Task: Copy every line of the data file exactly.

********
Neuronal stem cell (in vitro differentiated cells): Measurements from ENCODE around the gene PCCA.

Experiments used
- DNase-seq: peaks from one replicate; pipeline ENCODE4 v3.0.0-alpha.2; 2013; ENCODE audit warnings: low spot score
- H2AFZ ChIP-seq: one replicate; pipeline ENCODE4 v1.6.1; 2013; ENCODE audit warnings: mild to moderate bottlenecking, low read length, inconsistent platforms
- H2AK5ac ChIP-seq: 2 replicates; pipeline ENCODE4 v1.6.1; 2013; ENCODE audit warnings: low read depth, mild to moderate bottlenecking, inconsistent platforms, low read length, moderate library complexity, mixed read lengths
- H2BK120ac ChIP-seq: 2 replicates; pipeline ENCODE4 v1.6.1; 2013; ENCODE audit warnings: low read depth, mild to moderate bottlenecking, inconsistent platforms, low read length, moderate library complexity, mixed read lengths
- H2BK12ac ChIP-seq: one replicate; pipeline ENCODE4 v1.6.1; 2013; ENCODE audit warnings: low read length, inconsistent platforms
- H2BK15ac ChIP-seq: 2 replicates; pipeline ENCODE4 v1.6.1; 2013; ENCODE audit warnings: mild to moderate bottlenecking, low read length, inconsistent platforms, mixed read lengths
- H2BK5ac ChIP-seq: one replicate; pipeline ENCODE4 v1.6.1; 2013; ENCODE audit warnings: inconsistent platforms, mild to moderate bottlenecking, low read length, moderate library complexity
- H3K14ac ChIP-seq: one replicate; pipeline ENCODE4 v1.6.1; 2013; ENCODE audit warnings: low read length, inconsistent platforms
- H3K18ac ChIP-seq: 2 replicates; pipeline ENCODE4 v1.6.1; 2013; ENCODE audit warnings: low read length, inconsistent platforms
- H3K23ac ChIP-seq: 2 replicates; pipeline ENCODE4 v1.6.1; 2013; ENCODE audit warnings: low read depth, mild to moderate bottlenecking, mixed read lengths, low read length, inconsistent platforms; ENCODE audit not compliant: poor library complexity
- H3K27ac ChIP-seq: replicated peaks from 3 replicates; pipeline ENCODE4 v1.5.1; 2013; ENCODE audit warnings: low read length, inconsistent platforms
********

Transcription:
Neuronal stem cell (in vitro differentiated cells): Measurements from ENCODE around the gene PCCA.

Experiments used
- DNase-seq: peaks from one replicate; pipeline ENCODE4 v3.0.0-alpha.2; 2013; ENCODE audit warnings: low spot score
- H2AFZ ChIP-seq: one replicate; pipeline ENCODE4 v1.6.1; 2013; ENCODE audit warnings: mild to moderate bottlenecking, low read length, inconsistent platforms
- H2AK5ac ChIP-seq: 2 replicates; pipeline ENCODE4 v1.6.1; 2013; ENCODE audit warnings: low read depth, mild to moderate bottlenecking, inconsistent platforms, low read length, moderate library complexity, mixed read lengths
- H2BK120ac ChIP-seq: 2 replicates; pipeline ENCODE4 v1.6.1; 2013; ENCODE audit warnings: low read depth, mild to moderate bottlenecking, inconsistent platforms, low read length, moderate library complexity, mixed read lengths
- H2BK12ac ChIP-seq: one replicate; pipeline ENCODE4 v1.6.1; 2013; ENCODE audit warnings: low read length, inconsistent platforms
- H2BK15ac ChIP-seq: 2 replicates; pipeline ENCODE4 v1.6.1; 2013; ENCODE audit warnings: mild to moderate bottlenecking, low read length, inconsistent platforms, mixed read lengths
- H2BK5ac ChIP-seq: one replicate; pipeline ENCODE4 v1.6.1; 2013; ENCODE audit warnings: inconsistent platforms, mild to moderate bottlenecking, low read length, moderate library complexity
- H3K14ac ChIP-seq: one replicate; pipeline ENCODE4 v1.6.1; 2013; ENCODE audit warnings: low read length, inconsistent platforms
- H3K18ac ChIP-seq: 2 replicates; pipeline ENCODE4 v1.6.1; 2013; ENCODE audit warnings: low read length, inconsistent platforms
- H3K23ac ChIP-seq: 2 replicates; pipeline ENCODE4 v1.6.1; 2013; ENCODE audit warnings: low read depth, mild to moderate bottlenecking, mixed read lengths, low read length, inconsistent platforms; ENCODE audit not compliant: poor library complexity
- H3K27ac ChIP-seq: replicated peaks from 3 replicates; pipeline ENCODE4 v1.5.1; 2013; ENCODE audit warnings: low read length, inconsistent platforms